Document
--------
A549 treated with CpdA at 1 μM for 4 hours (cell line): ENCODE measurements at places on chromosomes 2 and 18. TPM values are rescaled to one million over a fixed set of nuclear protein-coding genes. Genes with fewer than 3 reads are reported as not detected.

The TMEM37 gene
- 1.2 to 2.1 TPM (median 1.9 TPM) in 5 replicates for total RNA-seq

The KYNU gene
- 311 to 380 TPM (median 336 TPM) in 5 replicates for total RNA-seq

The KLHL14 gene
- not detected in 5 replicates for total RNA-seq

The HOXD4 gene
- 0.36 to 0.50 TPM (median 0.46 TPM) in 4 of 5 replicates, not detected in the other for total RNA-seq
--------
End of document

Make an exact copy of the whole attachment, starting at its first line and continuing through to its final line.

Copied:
A549 treated with CpdA at 1 μM for 4 hours (cell line): ENCODE measurements at places on chromosomes 2 and 18. TPM values are rescaled to one million over a fixed set of nuclear protein-coding genes. Genes with fewer than 3 reads are reported as not detected.

The TMEM37 gene
- 1.2 to 2.1 TPM (median 1.9 TPM) in 5 replicates for total RNA-seq

The KYNU gene
- 311 to 380 TPM (median 336 TPM) in 5 replicates for total RNA-seq

The KLHL14 gene
- not detected in 5 replicates for total RNA-seq

The HOXD4 gene
- 0.36 to 0.50 TPM (median 0.46 TPM) in 4 of 5 replicates, not detected in the other for total RNA-seq